Researchers found Zika virus sequences in placenta and cord blood in newborns, supporting prior evidence of vertical transmission of Zika virus during pregnancy, according to data published in JAMA Neurology. However, the investigators did not observe changes in umbilical and cerebral blood flow.

Previous studies have reported an increase of microcephaly cases in fetuses whose mothers were infected with Zika virus.  Amilcar Tanuri, MD, PhD, from the Federal University of Rio de Janeiro, and colleagues sought to examine the prenatal evolution and perinatal outcomes in 11 neonates with neurologic damage associated with Zika virus infection.

The researchers observed the infants from gestation to 6 months in Paraiba, Brazil. Seven infants were female, and the median maternal age at delivery was 25 years. Ten of the 11 women included in the study presented with symptoms of Zika during the first half of pregnancy, but all 11 women had Zika infection confirmed in several tissues by serology or polymerase chain reaction.

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The investigators used intrauterine ultrasonography and magnetic resonance imaging to confirm brain damage, and they performed histopathologic analysis on placenta and brain tissue in infants who died. They also investigated the Zika virus genome in several tissues and performed genome sequencing for phylogenetic analysis.

The perinatal mortality rate was 27.3%. The median cephalic perimeter at birth was 31 cm, which was lower than the limit to consider a microcephaly case.  The researchers observed neurologic impairments in all patients, including microcephaly, a reduction in cerebral volume, ventriculomegaly, cerebellar hypoplasia, lissencephaly with hydrocephalus, and fetal akinesia deformation sequence.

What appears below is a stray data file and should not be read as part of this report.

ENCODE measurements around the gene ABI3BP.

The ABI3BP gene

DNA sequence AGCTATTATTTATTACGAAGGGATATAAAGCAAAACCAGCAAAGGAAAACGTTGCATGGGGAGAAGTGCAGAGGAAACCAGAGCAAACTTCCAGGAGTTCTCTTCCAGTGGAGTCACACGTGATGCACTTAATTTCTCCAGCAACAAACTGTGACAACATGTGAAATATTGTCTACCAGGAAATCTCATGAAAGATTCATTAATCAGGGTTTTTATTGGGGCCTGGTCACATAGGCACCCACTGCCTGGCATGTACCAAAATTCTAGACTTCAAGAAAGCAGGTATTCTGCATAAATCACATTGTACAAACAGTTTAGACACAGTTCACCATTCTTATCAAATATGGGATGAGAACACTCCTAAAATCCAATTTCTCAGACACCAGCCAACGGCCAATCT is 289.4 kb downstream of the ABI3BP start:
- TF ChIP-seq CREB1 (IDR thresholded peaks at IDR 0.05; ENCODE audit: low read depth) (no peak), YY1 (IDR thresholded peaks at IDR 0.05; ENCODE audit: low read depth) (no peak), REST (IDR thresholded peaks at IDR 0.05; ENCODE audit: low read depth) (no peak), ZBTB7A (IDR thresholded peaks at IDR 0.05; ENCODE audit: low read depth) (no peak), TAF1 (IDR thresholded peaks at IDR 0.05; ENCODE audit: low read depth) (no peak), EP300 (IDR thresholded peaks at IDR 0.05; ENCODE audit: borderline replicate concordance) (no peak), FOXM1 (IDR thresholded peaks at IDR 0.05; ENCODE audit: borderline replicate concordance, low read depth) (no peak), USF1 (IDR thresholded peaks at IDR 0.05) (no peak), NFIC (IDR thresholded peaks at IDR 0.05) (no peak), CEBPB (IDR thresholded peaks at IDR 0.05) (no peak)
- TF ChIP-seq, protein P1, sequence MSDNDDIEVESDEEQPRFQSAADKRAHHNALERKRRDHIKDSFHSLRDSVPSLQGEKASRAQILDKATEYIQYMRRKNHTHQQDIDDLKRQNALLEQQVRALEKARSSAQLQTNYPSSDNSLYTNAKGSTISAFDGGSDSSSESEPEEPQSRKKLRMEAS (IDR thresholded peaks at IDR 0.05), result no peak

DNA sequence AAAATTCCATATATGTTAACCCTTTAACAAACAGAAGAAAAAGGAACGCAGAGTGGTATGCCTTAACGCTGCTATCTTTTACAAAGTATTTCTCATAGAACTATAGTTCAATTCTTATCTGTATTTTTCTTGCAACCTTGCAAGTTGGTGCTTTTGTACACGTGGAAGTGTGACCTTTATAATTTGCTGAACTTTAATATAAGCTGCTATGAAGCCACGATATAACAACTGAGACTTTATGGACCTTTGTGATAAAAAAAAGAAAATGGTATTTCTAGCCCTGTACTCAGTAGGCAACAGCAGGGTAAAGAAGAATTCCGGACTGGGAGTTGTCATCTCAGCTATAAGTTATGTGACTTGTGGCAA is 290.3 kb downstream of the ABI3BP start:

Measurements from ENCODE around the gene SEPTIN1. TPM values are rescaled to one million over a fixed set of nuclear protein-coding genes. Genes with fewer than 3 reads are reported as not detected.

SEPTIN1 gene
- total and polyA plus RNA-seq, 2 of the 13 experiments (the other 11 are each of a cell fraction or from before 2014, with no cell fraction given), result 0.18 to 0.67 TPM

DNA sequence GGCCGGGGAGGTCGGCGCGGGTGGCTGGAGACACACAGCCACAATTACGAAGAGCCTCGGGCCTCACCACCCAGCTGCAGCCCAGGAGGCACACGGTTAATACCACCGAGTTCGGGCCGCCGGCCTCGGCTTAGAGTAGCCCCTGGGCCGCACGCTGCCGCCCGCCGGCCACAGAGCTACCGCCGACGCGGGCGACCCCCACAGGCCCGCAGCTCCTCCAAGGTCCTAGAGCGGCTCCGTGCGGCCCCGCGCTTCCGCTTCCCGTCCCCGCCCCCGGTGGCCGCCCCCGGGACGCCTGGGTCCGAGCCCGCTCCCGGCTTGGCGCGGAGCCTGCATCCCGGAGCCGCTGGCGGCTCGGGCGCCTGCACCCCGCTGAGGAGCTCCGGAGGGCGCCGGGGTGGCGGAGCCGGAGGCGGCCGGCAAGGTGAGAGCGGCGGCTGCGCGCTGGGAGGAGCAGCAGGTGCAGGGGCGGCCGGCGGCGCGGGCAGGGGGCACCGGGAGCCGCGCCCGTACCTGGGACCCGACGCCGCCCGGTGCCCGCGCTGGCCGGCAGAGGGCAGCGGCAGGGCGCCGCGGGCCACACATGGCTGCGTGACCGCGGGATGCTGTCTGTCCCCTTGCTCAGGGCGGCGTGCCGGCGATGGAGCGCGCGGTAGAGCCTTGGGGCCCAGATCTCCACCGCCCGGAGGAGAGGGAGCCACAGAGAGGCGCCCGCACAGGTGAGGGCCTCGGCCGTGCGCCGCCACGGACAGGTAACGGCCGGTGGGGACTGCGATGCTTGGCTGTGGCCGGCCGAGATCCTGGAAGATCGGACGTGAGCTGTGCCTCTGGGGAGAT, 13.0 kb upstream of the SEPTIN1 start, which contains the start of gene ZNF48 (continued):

The Zika virus genome was identified in both maternal and neonatal tissues, including amniotic fluid, cord blood, placenta, and brain tissue. In addition, phylogenetic analyses revealed an intrahost variation between Zika virus sequences of some postmortem tissues.

The researchers concluded that amniotic fluid may be valuable for prenatal diagnosis of Zika virus. They did not note changes in umbilical and cerebral blood flow, and they also note that microcephaly could be a consequence of several brain injuries.

“Based on confirmed [Zika virus] ZIKV-associated cases of microcephaly reported by the Brazilian Ministry of Health, the northeastern region of Brazil has a 10 times larger incidence of confirmed cases compared with the rest of Brazil as well other Latin American countries where ZIKV circulates,” the study authors noted. “This fact suggests that there must be some additional unknown factor to enhance ZIKV fetal infection in this region. Coinfections as well as environmental factors should be explored to clear this unexpected finding.”


  1. Suely de Oliveira Melo A, Aguiar RS, Amorim MMR, et al. Congenital Zika virus infection: Beyond neonatal microcephaly. JAMA Neurol. 2016; doi: 10.1001/jamaneurol.2016.3720.